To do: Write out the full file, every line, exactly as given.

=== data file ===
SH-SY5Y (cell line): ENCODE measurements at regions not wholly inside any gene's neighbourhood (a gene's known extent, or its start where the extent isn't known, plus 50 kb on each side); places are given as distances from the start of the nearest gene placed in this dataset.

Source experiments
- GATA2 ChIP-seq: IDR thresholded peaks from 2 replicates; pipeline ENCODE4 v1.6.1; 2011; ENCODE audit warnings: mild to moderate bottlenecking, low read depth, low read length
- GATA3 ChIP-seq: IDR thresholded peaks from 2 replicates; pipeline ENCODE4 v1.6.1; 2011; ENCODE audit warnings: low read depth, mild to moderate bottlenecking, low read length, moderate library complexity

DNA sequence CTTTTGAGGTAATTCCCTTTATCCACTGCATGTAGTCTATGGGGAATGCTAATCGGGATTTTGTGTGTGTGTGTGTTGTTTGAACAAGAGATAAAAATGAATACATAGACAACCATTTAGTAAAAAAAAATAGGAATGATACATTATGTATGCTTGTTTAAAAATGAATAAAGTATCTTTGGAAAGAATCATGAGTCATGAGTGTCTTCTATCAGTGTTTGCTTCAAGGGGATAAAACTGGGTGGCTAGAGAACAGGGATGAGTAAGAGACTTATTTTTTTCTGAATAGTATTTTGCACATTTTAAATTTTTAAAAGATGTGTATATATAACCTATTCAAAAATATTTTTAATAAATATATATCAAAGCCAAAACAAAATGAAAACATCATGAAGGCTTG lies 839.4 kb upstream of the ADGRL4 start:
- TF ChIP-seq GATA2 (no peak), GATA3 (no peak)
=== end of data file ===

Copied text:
SH-SY5Y (cell line): ENCODE measurements at regions not wholly inside any gene's neighbourhood (a gene's known extent, or its start where the extent isn't known, plus 50 kb on each side); places are given as distances from the start of the nearest gene placed in this dataset.

Source experiments
- GATA2 ChIP-seq: IDR thresholded peaks from 2 replicates; pipeline ENCODE4 v1.6.1; 2011; ENCODE audit warnings: mild to moderate bottlenecking, low read depth, low read length
- GATA3 ChIP-seq: IDR thresholded peaks from 2 replicates; pipeline ENCODE4 v1.6.1; 2011; ENCODE audit warnings: low read depth, mild to moderate bottlenecking, low read length, moderate library complexity

DNA sequence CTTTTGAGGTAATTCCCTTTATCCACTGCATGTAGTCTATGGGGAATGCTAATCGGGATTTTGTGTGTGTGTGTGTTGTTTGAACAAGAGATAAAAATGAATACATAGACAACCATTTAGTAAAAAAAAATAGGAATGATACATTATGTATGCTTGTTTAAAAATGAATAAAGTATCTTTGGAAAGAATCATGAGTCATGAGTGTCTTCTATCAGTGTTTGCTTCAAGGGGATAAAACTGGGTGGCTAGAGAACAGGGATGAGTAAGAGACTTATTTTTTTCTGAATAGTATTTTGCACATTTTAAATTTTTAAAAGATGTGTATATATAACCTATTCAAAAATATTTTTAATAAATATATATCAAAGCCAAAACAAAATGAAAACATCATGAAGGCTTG lies 839.4 kb upstream of the ADGRL4 start:
- TF ChIP-seq GATA2 (no peak), GATA3 (no peak)